I'm with you on Diigo. I didn't like it at first; in fact I hammered it as a matter of fact - but over time I grew to really appreciate the social/discursive aspects of it and the fact you can create groups.

That said I still don't use them much, and don't use social bookmarking in general as much as I do other things - but the public/social layer does provide a really valuable element when I need it.

Sarah Stewart said...

@Claire I never thought I'd give up Google Reader but...there you are...I have never even looked at Diigo...will have to do that next.

I created my image using PowerPoint & then turning it into a jpg file.

@Mike So I wonder how long it takes to settle into a 'routine' of tools and ways of working online ...to establish a PLE?

winterz said...

Interesting to note that you don't use SL any more. I found it got in the way of easy communication - but think that a study of the psychology of SL - e.g. why folk choose the avatars they adopt - would be fascinating!

Sarah Stewart said...

@Michael I am still hopeful that a SL project with midwives will materialise. I do not feel we have properly evaluated the virtual birth unit in relation to learning outcomes.

Claire Thompson said...

@Sarah, thanks for the info on how your created your PLE images.

@Mike I agree that the crowd sourcing and peer review aspect of Twitter make it a valuable place for finding new sources--especially when lots of people in your network are tweeting about the same source!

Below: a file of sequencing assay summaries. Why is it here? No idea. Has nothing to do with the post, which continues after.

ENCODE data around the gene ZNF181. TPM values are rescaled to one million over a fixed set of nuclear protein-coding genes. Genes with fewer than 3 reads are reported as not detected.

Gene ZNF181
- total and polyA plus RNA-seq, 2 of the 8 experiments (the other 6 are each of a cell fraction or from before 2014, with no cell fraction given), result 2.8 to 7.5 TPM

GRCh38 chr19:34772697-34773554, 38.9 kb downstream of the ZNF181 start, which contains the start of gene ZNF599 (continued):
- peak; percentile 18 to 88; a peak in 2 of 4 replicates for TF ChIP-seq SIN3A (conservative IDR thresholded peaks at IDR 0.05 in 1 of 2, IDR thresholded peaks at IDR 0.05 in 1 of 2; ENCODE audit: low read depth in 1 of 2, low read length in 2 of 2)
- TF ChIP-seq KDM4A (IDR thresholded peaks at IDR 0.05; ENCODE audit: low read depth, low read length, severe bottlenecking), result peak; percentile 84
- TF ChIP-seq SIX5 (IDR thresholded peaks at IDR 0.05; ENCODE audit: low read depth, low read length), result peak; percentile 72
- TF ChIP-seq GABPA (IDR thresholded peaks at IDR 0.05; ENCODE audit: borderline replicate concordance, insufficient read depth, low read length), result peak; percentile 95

Sun äitis said...

Comment, part 1

I'm a vocational teacher trainer from Finland and got a hint of your online facilitation course from a colleague of mine, Heli Nurmi. It really looks interesting and I'm going to be lurking the course. Won't participate though, since this coming year I'm on a study leave and will have other projects.

Like you, I first got interested in "everything" and made a billion accounts + got bad consciousness for not using everything effectively. My courses aren't purely online, we also have 19 contact days/year + I observe my student teachers' teaching practice at their schools.

We use Moodle as a core and to it I integrate other services. For each new course I put up a gmail account, and register everything else with it. I embed google calendar into our Moodle platform. All students use that calendar to inform about their teaching practice sessions (they observe each other's teaching too). With Google Maps integration it's easy to find directions to respective schools.

Students can use Moodle wiki (which I find clumsy) or e.g. Google sites, Google Docs or a blog for their team reflections. The students who are just learning to write together online often prefer Moodle wiki, since they feel that there is too much to grasp if they have to spread out a lot.

I feel that it is very important the students get a feeling that I'm present in their online activities. I use Google Reader to follow their updates, so that I can give them comments while the matter is fresh. I spend a lot of time in the net, so giving a quick comment isn't much of a burden. Or so I used to think, although lately I have noticed the same kind of time management problem you describe in one of your posts! It's so easy to get emerged into blogs etc. and forget, how much time it takes.

I use pretty much the same tools you do. Instead of Flickr I upload pictures to Picasa, though (since the account comes with the gmail I make for the course). Another difference is that I don't use Facebook. I made that decision about three years ago, and have stuck to it. My reason for this wasn't the creepy treehouse discussion that was going on at that time, but the fact that I seem to get addicted to netlife and felt that with FB that could mean that I won't have any real life left!